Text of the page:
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The Power of Norwegian Seaweed



Valagro SpA (on behalf of Algea AS), Via Cagliari 1, Atessa (Ch), 66041, Italy


Seaweeds growing in challenging environments have developed, since their presence in the Oceans, biochemical means to face biotic and abiotic stresses. The resulting molecules have a great potential as active ingredients for humans. In this article we underline the importance of 5 classes of substances in brown seaweeds, starting from their ecological role and getting to the functions they may have for human health, not forgetting that we are only at the beginning of the story, needing further testing and information to try to get the full picture of those truly ancient inhabitants of the Seven Seas.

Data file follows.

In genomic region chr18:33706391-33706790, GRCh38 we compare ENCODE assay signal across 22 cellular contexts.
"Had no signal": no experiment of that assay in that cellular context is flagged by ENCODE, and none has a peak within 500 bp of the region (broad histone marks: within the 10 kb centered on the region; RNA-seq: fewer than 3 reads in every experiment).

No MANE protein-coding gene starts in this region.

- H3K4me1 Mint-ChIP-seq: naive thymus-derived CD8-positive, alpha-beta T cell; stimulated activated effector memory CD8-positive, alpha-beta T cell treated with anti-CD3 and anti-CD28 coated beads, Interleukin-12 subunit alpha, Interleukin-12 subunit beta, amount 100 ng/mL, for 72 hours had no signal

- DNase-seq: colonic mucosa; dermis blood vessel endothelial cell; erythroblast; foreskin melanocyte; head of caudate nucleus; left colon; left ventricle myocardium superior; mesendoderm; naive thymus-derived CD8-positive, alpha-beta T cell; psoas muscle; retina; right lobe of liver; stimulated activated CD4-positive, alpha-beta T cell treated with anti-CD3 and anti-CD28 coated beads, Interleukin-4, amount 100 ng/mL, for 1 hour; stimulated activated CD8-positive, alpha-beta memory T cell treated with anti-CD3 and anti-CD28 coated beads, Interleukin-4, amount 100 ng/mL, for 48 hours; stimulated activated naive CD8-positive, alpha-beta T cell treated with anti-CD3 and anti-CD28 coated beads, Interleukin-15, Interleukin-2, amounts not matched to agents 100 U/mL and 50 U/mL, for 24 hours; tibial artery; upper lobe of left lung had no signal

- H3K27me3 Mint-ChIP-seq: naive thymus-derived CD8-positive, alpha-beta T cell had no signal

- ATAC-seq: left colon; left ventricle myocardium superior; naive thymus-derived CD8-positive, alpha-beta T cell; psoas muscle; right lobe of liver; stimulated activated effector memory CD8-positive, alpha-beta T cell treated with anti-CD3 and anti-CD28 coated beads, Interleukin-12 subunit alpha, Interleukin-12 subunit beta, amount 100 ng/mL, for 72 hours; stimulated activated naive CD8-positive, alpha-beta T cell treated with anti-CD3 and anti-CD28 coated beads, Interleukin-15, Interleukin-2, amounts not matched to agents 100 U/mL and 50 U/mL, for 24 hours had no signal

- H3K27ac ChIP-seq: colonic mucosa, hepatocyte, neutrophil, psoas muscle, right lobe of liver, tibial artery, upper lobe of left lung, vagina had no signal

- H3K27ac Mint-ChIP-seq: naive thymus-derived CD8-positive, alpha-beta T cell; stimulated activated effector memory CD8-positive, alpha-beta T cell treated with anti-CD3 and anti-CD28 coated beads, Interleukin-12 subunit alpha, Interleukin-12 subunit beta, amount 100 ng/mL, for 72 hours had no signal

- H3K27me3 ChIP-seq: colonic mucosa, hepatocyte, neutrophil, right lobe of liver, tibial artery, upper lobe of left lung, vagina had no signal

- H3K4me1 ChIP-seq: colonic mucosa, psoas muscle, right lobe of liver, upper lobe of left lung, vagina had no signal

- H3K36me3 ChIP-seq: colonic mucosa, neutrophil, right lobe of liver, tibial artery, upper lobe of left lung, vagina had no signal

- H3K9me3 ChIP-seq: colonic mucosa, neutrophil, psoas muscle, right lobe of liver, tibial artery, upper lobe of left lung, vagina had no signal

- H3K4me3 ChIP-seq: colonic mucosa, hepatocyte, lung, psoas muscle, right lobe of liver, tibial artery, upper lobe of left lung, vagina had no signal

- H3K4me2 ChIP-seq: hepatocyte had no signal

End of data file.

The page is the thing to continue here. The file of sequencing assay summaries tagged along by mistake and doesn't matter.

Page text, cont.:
Algae are a wide group of photosynthetic organisms with a very long history, characterized more by the lack of structural similarities with higher green plants than by their commonality of character (1). Although algae number only about 50000 species worldwide (microalgae included), they may well be the most diverse group of organism alive today (2, 3). Diversity exists not only in morphological and reproductive features, but also in complex life phenomena and in exotic physiological and biochemical properties (4). In this article, we will focus our attention on macroalgae, and on brown Atlantic algae in particular, that grow abundant in the Norwegian sea. Unlike the land plants, algae have no roots, leaves or vascular systems: in fact, they nourish themselves through the process of osmosis (5). Norwegian brown seaweeds (Phaeophyceae), such as Fucales, Ascophyllum nodosum, Pelvetia canaliculata, living in the intertidal zone, and Laminariales, Laminaria digitata, Laminaria hyperborea, Saccharina latissima, Alaria esculenta, living in the subtidal zone, experience very strong environmental conditions that may affect their chemical composition ...